Friday, July 13, 2012

Lord Foul's Bane - Stephen R. Donaldson (+)

This is book one of The First Chronicles of Thomas Covenant, the Unbeliever. I read the all of the First Chronicles in my teen years, and loved them.  I've never read the "Second Chronicles", primarily because I moved away from reading Fantasy fiction.  Alas, I somehow came across the news that Donaldson was writing about Covenant again...and that the "Last Chronicles" were being released.  I became intrigued again, and dusted off my copy of Lord Foul's Bane.  I'm happy to report that I still love the book.

Donaldson often gets accused of ripping off Tolkien...sorta understandable given that both novels focus on a ring as a powerful talisman, but Donaldson also departs from Tolkien quite a bit.  Certainly more than Terry Brooks, whose Shannarra series was a contemporary of the Covenant books.  Donaldson doesn't rely on the races that Tolkien defined the fantasy genre with...his are his own creations.  Also, the main character is unlike ANYTHING you'll find in Tolkien, and mainly why I have to confess to actually preferring the Covenant series to LOTR.  I know, I know...

So who is this Thomas Covenant?  He's a leper in our world, who is summoned to "The Land" (Donaldson's fantasy world).  He refuse to believe the Land is anything but a figment of his Imagination...which really pisses him off because he has made all attempt to cut-off his imagination since his leprosy diagnosis...including giving up his livelihood as an author of fiction.  Covenant's predicament, makes him a bit of an anti-hero...he's a pretty miserable SOB for much of his time in the Land, which makes his stories much more psychological than most of the Fantasy fiction I've read.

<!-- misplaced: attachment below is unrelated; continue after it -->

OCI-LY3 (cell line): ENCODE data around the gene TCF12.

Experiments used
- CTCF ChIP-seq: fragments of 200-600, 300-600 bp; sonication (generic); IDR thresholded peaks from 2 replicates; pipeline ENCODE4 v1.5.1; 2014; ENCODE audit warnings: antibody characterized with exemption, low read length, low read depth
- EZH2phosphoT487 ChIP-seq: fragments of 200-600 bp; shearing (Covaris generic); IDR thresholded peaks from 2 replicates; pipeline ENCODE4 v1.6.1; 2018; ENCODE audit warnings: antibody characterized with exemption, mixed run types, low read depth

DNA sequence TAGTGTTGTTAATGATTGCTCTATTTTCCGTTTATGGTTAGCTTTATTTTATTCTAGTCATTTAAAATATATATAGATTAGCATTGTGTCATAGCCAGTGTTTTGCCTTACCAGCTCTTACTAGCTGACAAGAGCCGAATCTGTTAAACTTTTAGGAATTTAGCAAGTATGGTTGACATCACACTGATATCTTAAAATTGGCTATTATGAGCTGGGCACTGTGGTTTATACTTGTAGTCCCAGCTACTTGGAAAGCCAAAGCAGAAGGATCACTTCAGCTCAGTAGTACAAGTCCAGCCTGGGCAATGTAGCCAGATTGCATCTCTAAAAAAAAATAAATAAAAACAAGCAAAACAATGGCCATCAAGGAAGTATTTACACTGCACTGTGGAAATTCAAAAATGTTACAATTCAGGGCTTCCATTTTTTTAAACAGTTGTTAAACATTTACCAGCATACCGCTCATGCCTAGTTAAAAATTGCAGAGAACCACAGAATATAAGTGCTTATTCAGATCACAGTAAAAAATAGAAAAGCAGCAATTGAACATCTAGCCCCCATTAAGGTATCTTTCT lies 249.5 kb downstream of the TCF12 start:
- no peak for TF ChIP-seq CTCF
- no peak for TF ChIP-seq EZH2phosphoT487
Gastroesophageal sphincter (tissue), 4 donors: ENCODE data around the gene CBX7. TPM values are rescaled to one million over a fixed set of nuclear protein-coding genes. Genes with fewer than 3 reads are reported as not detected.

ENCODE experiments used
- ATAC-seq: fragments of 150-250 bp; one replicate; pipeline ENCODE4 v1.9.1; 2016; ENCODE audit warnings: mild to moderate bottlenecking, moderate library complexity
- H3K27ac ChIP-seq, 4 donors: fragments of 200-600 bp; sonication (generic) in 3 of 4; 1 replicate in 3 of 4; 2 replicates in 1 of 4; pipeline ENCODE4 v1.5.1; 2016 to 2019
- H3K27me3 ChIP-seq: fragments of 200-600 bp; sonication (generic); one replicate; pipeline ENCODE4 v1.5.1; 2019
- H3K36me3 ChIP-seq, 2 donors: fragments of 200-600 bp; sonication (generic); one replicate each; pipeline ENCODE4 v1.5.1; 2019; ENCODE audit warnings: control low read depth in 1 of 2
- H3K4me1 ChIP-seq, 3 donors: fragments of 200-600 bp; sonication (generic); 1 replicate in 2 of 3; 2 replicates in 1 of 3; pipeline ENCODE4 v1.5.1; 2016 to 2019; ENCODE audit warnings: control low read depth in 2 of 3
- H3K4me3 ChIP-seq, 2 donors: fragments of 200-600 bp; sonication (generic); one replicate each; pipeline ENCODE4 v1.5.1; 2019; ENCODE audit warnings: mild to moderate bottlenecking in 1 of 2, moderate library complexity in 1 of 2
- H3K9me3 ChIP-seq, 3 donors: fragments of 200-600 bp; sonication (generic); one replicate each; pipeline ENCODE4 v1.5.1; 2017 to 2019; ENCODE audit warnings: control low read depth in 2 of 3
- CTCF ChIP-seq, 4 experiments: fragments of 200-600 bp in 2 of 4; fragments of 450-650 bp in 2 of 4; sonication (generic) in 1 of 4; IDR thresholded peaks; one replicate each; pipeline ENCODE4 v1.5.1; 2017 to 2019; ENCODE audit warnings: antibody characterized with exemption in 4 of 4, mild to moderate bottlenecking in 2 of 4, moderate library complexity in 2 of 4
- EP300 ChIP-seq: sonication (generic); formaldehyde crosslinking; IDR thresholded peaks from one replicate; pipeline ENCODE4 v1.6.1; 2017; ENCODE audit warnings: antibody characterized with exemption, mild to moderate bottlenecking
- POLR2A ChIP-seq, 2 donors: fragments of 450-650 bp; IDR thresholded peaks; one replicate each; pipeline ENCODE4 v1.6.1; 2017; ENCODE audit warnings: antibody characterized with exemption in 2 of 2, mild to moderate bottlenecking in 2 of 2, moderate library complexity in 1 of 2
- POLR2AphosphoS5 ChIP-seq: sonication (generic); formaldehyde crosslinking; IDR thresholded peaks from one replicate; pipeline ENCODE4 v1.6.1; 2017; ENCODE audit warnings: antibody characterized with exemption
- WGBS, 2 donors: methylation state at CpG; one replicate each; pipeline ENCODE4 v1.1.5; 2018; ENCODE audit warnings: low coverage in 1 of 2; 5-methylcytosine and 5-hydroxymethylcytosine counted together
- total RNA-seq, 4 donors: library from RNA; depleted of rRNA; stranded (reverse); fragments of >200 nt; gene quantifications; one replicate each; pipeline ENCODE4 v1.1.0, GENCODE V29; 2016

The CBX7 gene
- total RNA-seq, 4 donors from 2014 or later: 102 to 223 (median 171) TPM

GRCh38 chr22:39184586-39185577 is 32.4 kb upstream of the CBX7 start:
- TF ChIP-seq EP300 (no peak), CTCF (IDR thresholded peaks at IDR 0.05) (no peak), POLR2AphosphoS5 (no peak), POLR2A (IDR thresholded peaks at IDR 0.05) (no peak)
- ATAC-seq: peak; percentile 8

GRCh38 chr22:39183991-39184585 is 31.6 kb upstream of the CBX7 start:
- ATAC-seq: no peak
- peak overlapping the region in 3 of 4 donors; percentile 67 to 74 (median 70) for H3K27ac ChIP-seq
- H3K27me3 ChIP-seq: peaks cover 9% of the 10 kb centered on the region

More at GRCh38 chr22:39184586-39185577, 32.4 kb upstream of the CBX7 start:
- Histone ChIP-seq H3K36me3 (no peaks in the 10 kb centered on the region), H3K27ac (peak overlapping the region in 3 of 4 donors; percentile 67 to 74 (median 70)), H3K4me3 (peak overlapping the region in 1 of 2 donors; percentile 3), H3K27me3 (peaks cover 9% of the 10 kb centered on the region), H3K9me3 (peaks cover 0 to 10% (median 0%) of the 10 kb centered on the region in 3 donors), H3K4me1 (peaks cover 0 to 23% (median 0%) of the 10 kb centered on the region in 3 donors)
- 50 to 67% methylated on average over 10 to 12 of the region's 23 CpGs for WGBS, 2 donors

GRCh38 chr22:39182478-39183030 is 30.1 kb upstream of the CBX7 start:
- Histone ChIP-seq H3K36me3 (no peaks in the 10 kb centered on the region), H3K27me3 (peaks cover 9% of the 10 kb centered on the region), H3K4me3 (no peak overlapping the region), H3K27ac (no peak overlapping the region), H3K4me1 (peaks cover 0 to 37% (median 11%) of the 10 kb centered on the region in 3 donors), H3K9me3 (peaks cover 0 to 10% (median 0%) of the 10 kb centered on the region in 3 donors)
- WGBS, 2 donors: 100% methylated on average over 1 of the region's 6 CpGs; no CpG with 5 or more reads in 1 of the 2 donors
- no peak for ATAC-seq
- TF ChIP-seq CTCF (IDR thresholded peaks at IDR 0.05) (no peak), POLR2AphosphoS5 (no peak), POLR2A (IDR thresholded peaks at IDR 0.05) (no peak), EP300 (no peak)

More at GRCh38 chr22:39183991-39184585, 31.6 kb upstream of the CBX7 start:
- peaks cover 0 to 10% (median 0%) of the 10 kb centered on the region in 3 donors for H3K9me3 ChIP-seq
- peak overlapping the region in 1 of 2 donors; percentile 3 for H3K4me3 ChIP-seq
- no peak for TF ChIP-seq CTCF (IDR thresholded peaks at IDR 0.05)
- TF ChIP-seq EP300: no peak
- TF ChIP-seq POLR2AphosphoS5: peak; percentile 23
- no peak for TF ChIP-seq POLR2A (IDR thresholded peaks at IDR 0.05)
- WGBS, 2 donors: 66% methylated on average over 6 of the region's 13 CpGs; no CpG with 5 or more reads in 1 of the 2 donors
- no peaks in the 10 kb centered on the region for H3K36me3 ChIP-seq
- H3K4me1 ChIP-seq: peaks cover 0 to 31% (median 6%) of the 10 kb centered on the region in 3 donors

I intend to read through the entire series...all THREE of the "Chronicles"...which I think number 9 books currently with two more to come.  But not back-back.

Currently reading and enjoying them by Joyce Carol Oates.

1 comment:

  1. Tony, I guess it is always good to read fantasy books too. I believe when you are older, you appreciate the value they instill, more or in the same way, as the how words were brilliantly sewn to capture your imagination. I prefer reading the books as well before I leave it in any child's hand to indulge.